Insulin injection abscesses occur in patients with diabetes and are mainly due to Staphylococcus aureus. However, we need to look for other organisms that can cause problems so that appropriate treatment can be given. Here we report a case of injection abscesses due to an atypical mycobacterium, Mycobacterium chelonae.

A 43-year-old woman with diabetes presented with a 5-month history of abscesses on her thighs and abdomen at injection sites. She used a pen device three times daily (reusing the needle) and a syringe and needle in the evening. With an HbA1c of 14%, her diabetes control was far from ideal. She had a 23-year history of diabetes and had been admitted to the hospital on a few occasions for seizures during episodes of hypoglycemia.

The abscesses had been treated with several courses of oral flucloxacillin but continued to enlarge with the development of new lesions. The largest abscess on her right thigh was incised and drained by the general surgeons and continued to drain pus after the procedure. No infecting organism had been isolated from charcoal swabs of the lesions.

On presentation, she had a large abscess draining pus on the left thigh with smaller nodules on the right thigh and a carbuncle on her anterior abdominal wall. She was well, apyrexial, and her diabetes control had not changed significantly since the abscesses had appeared.

After discussion with the microbiology department with reference to the obvious pus but apparently sterile culture taken from the swabs, pus was aspirated from the abscess on the thigh and sent for culture. A skin biopsy was also taken and sent for histological assessment and culture. The biopsy showed a deep dermal abscess with inflammation. Microscopy of the pus did not show acid and alcohol fast bacilli (AFBs). After being cultured for 6 weeks at 30°C, M. chelonae was isolated from the pus. This was sent to the reference laboratory where the diagnosis was confirmed and the M. chelonae was found to be sensitive to clarithromycin and ciprofloxacin. The cultures of the patient’s needles and pen device did not reveal any M. chelonae.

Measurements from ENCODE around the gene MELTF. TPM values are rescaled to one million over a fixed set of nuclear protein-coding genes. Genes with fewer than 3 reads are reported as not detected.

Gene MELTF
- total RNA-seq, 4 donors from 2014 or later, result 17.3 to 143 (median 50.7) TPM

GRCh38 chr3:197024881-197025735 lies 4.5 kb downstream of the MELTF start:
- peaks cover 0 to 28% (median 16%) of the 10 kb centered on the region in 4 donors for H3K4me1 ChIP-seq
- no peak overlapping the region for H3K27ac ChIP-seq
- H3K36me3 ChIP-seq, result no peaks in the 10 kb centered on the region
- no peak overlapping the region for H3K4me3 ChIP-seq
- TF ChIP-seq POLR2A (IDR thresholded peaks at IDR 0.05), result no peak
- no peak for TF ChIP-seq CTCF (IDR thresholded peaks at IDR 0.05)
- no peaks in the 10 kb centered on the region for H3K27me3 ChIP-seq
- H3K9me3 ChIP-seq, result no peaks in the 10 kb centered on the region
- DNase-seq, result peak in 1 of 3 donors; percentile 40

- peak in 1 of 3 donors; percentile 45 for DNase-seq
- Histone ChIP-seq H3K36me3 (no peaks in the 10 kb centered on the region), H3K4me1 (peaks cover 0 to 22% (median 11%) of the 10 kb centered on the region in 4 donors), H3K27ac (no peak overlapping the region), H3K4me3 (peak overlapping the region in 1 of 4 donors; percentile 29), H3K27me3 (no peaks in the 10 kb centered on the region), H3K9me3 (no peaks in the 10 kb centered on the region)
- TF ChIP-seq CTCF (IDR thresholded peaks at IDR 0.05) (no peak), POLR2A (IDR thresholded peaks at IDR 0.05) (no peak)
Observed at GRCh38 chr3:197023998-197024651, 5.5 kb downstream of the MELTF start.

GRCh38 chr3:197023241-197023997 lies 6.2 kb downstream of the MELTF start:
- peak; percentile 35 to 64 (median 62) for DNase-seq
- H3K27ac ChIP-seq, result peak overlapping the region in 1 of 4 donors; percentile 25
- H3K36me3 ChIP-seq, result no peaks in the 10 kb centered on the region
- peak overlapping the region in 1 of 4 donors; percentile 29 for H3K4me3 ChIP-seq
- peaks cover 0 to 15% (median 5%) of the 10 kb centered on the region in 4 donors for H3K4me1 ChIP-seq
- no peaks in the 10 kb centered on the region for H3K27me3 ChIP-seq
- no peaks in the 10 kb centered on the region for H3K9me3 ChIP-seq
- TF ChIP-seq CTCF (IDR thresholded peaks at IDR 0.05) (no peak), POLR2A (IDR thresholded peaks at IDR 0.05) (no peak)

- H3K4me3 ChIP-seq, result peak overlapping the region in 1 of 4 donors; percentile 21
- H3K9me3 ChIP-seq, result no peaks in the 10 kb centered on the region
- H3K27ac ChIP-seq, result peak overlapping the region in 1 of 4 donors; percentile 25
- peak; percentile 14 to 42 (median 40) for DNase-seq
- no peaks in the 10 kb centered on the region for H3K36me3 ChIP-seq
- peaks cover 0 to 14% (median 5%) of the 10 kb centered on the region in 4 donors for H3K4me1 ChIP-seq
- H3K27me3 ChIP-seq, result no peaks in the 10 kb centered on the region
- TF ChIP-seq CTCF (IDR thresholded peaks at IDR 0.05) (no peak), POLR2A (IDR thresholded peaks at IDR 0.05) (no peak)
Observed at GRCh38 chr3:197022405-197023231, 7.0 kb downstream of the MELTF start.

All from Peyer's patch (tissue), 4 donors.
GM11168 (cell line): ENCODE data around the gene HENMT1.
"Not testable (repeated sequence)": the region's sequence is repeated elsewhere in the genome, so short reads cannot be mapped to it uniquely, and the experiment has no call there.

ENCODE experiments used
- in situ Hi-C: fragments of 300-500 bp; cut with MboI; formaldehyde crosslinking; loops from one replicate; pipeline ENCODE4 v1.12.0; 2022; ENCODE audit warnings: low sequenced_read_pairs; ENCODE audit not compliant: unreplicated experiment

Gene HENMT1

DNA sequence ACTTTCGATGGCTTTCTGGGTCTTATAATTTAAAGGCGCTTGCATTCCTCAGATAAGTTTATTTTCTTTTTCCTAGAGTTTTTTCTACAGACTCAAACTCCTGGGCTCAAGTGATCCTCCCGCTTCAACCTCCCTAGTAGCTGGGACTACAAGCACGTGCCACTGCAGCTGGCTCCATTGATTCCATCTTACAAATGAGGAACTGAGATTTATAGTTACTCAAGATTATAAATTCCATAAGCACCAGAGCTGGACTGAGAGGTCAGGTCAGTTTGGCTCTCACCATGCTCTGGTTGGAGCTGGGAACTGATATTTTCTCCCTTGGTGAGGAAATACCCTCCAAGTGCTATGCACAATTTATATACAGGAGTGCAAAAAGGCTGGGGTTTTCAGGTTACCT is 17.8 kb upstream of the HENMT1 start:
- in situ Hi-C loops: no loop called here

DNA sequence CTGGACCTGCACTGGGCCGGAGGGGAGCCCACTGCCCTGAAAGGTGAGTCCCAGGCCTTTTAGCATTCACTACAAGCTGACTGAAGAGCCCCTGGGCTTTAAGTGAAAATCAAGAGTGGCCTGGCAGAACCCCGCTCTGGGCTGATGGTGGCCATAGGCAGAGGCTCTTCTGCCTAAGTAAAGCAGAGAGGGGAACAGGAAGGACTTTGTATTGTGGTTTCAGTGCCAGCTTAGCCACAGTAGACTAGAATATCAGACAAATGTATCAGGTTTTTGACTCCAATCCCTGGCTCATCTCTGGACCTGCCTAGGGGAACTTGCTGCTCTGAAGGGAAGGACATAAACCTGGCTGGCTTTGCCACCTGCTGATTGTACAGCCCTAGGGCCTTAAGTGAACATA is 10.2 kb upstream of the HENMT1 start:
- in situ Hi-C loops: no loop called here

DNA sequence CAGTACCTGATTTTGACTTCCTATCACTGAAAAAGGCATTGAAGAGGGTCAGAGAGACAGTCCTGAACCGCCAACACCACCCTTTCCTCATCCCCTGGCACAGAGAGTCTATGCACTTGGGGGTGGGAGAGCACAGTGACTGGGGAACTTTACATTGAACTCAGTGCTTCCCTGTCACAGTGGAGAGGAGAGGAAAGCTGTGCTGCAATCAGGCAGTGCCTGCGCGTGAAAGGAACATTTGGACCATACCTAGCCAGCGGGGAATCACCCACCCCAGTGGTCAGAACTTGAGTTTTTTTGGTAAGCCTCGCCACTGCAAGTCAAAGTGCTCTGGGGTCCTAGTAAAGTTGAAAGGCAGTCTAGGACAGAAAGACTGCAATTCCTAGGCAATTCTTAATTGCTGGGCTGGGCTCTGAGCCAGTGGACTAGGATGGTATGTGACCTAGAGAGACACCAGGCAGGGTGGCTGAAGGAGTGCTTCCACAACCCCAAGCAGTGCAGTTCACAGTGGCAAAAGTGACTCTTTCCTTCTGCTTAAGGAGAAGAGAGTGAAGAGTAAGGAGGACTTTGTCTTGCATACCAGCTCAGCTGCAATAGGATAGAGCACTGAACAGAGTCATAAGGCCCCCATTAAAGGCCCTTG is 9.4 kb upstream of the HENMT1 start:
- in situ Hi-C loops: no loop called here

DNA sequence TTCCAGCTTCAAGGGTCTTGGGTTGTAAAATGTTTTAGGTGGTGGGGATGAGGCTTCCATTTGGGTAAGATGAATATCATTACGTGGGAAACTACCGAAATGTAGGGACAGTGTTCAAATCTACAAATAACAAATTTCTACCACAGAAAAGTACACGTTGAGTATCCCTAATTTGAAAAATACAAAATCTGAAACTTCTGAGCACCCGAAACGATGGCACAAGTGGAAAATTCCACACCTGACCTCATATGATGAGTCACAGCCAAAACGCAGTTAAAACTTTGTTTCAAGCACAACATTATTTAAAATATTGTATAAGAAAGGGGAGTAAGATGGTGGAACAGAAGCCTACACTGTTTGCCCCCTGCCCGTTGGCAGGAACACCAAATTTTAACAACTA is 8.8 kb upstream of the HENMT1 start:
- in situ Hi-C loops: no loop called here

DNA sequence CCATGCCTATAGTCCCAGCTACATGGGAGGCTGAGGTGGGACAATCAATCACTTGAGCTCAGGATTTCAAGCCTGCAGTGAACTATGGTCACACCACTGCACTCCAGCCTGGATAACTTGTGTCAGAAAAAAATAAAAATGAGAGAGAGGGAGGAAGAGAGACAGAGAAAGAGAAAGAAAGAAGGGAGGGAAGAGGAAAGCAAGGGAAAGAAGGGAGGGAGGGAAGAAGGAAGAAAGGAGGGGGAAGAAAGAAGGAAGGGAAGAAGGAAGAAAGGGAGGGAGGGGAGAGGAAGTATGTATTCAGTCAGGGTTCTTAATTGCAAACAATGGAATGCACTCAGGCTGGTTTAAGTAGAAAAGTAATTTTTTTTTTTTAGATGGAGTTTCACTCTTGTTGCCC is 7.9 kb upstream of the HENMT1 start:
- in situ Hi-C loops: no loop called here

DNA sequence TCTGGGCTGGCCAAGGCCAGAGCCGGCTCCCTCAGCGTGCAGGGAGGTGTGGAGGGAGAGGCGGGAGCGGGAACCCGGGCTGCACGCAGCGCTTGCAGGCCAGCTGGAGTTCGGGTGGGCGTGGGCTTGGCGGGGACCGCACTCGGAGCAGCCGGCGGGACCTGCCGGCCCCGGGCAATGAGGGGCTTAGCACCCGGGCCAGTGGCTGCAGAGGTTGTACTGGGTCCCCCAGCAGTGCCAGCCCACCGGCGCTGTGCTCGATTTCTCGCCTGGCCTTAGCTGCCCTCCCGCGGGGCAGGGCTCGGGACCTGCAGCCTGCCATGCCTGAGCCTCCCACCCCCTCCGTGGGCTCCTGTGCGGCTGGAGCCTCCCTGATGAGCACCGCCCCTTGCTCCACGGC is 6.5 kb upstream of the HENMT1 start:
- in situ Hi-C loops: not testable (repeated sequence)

The patient was started on 500 mg b.d. clarithromycin and 250 mg t.d.s. ciprofloxacin, which cleared the abscesses over the next few months. Toward the end of treatment a new nodule appeared on the right thigh away from injection sites, which was completely excised. The histology showed granulomatous inflammation in the deep dermis and subcutis. A single well-formed AFB was identified by a modified Zeil-Neilsen stain. Treatment was continued for 6 months after the lesions cleared, and the patient has remained well and has not developed any new lesions.

M. chelonae is a fast-growing, atypical mycobacterium of Runyon group IV. It is considered fast growing as it grows in 3–7 days at 25°C to 40°C compared with other groups that require 2 weeks to grow. Despite this, M. chelonae is difficult to culture.

It is widespread in the environment and has been reported to survive on the skin for 6 h. It is contracted from the environment rather than by human-to-human transmission but rarely causes human disease. Primary cutaneous infections have been reported after injections in patients with diabetes on insulin (2,3) and in postoperative patients. In immunocompetent patients there is usually a known portal of entry, but cutaneous disease can follow dissemination from an endogenous source (4). Disseminated disease is more likely to occur in immunosuppressed patients, such as those on long term steroids or after a renal transplant (5). In a study of 100 cases of cutaneous disease, 35% had localized infections following trauma and, of these, 3 had diabetes (6)

The presentation of cutaneous infection includes localized cellulitis, granulomatous nodules, abscesses, and ulcers (7). Lesions have been noted to exhibit spirotrichoid spread (8). This is lymphangitic spread with nodules ascending proximally along lymphatic vessels. Extracutaneous lesions include osteomyelitis, endocarditis, and keratitis following surgery and may be related to catheters, renal dialysis catheters, and tracheostomy tubes.

M. chelonae is resistant to usual antituberculous treatment but may be sensitive to clarithromycin and ciprofloxacin. It may also respond to imipenem and linezolid. This case reinforces the need to consider atypical infections in cases of persistant cutaneous infection, especially in patients who are relatively immunocompromised.

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